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Wageningen University (2016)

Evaluation of biomass enhancing practices in the Yatenga region of Burkina Faso

Bremer, Jori

Titre : Evaluation of biomass enhancing practices in the Yatenga region of Burkina Faso

Auteur : Bremer, Jori

Université de soutenance : Wageningen University

Grade : Master of Science (MS) Plant Production Systems 2016

Résumé partiel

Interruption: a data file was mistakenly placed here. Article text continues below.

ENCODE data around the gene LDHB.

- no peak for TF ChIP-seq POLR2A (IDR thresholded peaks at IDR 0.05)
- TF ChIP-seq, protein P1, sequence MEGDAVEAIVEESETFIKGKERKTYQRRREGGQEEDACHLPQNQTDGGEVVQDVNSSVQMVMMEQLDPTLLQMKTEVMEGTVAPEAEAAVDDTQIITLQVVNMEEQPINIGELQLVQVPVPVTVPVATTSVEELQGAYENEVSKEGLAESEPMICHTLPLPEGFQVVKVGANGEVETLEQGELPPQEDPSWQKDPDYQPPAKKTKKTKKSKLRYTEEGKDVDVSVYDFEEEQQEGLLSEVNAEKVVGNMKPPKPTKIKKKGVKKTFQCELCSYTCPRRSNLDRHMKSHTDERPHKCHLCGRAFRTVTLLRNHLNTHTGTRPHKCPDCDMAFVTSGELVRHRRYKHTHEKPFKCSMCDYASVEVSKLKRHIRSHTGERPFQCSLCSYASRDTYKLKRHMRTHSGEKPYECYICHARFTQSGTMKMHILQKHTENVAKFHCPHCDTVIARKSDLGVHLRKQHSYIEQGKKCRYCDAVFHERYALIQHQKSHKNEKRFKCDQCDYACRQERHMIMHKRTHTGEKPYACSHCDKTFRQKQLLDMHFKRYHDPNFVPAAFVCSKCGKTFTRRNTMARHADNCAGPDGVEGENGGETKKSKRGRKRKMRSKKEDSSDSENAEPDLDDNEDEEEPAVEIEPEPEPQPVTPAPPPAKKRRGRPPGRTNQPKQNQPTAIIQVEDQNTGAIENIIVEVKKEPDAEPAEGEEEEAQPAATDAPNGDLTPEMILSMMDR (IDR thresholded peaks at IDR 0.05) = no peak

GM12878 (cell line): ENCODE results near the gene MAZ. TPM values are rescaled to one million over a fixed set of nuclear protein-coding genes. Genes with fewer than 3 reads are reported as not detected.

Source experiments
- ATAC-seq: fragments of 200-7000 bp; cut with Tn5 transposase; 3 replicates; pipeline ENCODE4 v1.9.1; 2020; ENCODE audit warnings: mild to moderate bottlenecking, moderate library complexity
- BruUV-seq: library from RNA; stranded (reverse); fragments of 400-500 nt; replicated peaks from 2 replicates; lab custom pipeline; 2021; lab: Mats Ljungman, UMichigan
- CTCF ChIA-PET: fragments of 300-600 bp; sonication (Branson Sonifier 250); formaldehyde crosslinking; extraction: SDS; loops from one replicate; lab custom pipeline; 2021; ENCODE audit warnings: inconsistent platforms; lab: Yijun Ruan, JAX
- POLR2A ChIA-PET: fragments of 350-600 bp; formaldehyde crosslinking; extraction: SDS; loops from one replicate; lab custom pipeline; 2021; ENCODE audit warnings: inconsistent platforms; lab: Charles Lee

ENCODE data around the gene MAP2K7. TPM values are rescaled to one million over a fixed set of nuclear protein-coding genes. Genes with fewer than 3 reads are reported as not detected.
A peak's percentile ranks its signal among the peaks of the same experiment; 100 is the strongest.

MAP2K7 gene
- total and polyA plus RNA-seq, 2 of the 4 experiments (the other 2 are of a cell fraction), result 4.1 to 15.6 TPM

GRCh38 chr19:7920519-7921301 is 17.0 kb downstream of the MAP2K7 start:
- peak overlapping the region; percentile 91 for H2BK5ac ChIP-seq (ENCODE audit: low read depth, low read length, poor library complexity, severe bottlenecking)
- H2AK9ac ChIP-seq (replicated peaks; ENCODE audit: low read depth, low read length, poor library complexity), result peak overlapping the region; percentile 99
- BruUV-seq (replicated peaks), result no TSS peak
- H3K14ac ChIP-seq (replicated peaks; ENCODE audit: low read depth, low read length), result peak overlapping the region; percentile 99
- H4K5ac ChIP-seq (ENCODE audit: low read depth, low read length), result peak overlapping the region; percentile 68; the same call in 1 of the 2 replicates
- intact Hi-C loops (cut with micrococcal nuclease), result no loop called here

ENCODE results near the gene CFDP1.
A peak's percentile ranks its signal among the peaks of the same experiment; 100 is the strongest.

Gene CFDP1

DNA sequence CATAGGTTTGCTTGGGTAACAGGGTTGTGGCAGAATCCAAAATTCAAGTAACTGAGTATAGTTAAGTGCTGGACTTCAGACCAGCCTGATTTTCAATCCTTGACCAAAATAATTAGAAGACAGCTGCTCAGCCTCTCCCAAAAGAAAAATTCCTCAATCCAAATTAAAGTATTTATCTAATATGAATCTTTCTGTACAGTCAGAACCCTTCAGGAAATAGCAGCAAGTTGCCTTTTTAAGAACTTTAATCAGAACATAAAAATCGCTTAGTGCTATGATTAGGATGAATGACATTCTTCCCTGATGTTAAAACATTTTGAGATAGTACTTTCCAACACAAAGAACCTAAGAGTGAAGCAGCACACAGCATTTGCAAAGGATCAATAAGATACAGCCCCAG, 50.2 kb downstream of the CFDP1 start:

In the Yatenga region of Burkina Faso agriculture is the main source of livelihoods. However, farmers are poor and vulnerable due to erratic rainfall. This leads to the need to produce food while thinking of the maintenance or improvement of soil quality, to ensure future food production. For the project ‘Realising the full potential of mixed crop-livestock systems in rapidly changing Sahelian agro-ecological landscapes’ (WLE Volta and Niger Focal Region), several suggested interventions are evaluated based on their impact on food and feed production and on soil fertility. The adoptability of these interventions for farmers is also assessed, as this influences the reach and impact of the project. The aim of this thesis was to build a decision-tool to help (among others) extension agents in choosing the right interventions to promote per farm. Six farm types are distinguished based on their resource endowment, as resource endowment influences farming constraints and goals and alters the impacts of interventions on the farming system. For the impact evaluation of the interventions, the NUANCES-FARMSIM (Nutrient Use in Animal and Cropping systems – Efficiencies and Scales, FARM SIMulator) model was used, an integrated crop livestock model adapted to African smallholder farming systems. The model was adapted to the local situation (e.g. rainfall, soil and household characteristics) and a baseline scenario was run for 12 years. The different interventions were then simulated and the model was run again. The indicators taken into account were total farm calorie production (averaged over the years), livestock productivity (milk production and cattle weight, averaged over the years) and farm average soil organic carbon (SOC, for the last simulation year). The outcomes for the different interventions were compared to the outcomes of the baseline scenario to monitor changes. For all farm types the outcomes for the different interventions followed the same trends, although the magnitude of the impacts varied. This depended mainly on the crops grown and on the area of farm land available per cattle head. Farmer constraints, goals and attitudes were assessed through conducting interviews in the villages Ziga, Ninigui and Thiou in the Yatenga region. Per type the strength of the constraints limiting agricultural production (cropping land, pasture area, livestock, capital, education and technology) were measured and combined to expert opinions on the inputs of these elements needed for the implementation of interventions. From there it was possible to retrieve which interventions had the least constraints limiting adoption and which interventions had the strongest constraints limiting adoption. A difference in strength of present farming constraints was discerned based on resource endowment. Farmers were also asked about their farming goals, which also influence adoption potential. Farmer goals turned out to be dependent on resource endowment, similarly to the farming constraints. It was hypothesized that farmer attitude (positive or negative view on farming) would also influence intervention take-up. In this thesis it was however impossible to discern clear attitude groups.

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